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National Window Safety Week - April 7 - 11, 2014
April 3, 2014
Spring has sprung and as the weather becomes warmer, individuals are turning off their heat, placing screens in their doors and windows welcoming the season’s fresh air and cool breezes.
During this time of the year, Prince William County Department of Fire and Rescue would like to remind residents that screens are designed to let air in and keep bugs out; they are not designed to prevent falls.
A child falling from a window is a tragic occurrence that happens all too often as the weather becomes warmer -- 70% of window fall-related deaths occurs during the spring and summer months.
Each year in the U.S., over 5,000 children on average, are injured by
falls from windows — that’s 14 children a day.
A ten year study, 1990 – 2008, estimated 98,415 children were treated in hospital emergency rooms for injuries caused by falls from windows. Children under the age of 5 are among the highest injury rate for window-falls.
Reports indicate that many of these children did not fall from a high-rise building but from a first or second-story window home or apartment.
Children in this age group don’t recognize the danger that exists when playing near a screened window, their curiosity and focus is elsewhere, i.e. toy, a pet or any number of items that may be within their sight or reach.
has been designated as this year’s National Window Safety Week.
Prince William County Department of Fire & Rescue in conjunction with health and safety organizations/agencies across the U.S. are urging the public to get involved, year round, at home, school and neighborhoods to help reduce unintentional injuries among children.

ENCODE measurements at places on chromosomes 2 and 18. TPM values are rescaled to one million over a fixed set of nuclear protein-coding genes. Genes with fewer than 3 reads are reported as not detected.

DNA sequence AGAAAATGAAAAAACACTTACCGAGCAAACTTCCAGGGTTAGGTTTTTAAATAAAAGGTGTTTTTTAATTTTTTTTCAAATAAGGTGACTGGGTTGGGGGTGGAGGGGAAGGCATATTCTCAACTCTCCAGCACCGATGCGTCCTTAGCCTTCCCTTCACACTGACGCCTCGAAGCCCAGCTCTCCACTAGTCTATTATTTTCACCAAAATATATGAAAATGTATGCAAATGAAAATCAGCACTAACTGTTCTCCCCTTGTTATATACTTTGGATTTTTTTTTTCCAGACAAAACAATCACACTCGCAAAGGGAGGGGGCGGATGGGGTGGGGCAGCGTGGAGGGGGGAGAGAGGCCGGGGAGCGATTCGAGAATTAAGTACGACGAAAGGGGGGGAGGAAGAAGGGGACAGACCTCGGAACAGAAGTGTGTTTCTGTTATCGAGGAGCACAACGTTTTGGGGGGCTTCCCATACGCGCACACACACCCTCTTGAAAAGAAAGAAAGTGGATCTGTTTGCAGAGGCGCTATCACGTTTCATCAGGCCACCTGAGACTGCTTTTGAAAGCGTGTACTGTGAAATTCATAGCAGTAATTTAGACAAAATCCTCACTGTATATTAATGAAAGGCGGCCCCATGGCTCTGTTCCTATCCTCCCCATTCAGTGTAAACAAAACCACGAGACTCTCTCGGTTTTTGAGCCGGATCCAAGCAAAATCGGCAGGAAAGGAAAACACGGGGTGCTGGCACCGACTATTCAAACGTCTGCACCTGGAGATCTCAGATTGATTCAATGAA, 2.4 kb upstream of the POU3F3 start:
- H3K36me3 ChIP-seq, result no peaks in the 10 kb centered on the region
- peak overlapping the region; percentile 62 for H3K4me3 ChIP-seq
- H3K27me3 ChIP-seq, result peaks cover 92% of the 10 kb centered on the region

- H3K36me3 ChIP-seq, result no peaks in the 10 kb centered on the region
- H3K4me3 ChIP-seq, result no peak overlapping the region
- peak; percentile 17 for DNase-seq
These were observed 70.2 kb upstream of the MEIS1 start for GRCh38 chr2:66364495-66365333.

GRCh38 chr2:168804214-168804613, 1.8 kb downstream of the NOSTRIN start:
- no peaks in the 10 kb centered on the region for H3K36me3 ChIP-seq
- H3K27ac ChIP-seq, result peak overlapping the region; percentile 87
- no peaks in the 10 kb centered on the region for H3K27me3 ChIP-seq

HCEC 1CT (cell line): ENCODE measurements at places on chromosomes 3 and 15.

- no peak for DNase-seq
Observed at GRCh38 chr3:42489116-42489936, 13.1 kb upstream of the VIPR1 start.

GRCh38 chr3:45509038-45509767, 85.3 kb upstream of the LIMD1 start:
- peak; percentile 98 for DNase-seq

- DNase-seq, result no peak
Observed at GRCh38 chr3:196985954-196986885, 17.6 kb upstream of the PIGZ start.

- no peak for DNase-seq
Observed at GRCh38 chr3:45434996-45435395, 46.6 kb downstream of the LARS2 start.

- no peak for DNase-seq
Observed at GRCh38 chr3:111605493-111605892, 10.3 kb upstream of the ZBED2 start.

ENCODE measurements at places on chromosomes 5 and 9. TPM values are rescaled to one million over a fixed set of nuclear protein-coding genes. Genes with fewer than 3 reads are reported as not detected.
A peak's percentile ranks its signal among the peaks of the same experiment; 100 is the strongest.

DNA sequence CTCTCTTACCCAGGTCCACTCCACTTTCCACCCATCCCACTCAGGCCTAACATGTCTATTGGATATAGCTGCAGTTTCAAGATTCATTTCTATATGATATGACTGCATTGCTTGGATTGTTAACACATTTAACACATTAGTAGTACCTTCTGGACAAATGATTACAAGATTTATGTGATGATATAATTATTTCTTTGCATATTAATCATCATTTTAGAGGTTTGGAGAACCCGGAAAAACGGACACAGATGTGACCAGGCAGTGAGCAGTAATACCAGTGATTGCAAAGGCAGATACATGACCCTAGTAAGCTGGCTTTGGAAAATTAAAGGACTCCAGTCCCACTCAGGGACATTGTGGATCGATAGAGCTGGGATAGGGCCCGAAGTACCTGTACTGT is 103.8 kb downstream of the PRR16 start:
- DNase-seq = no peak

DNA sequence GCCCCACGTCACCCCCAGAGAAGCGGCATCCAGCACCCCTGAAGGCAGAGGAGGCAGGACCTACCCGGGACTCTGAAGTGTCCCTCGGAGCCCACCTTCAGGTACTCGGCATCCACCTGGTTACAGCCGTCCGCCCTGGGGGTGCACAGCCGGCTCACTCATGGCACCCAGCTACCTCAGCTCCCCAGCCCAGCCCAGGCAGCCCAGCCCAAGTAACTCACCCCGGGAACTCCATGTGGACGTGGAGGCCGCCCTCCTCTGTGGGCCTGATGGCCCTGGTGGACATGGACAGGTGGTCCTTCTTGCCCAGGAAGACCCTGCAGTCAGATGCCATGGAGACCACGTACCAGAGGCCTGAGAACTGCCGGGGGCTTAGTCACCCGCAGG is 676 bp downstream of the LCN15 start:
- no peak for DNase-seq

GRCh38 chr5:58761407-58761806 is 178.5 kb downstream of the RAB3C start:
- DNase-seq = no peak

Listed below are window safety tips to keep your little ones safe:
Window Safety Tips
Keep children away from open windows.
Install window guards or window stop devices that prevent windows from opening more than 4 inches (educate family members, older children and adults, on how to release window guards in the event of a fire or other
emergency that requires evacuation).
Keep climbable objects, i.e. furniture, beds, toy chests, etc., away from windows.
place toys and other inviting objects on window sills.
Check to make sure porch and balcony railings are spaced 4” apart or less.
Always provide adult supervision for children around open windows or in risky environments.
It’s important to remember that windows play a vital role in fire safety and should be considered as an alternative exit when planning a home fire escape plan.
However, they also pose a threat to young children when left open and unattended.
Be proactive in taking the necessary precautions of safely securing windows to ensure your child’s safety.
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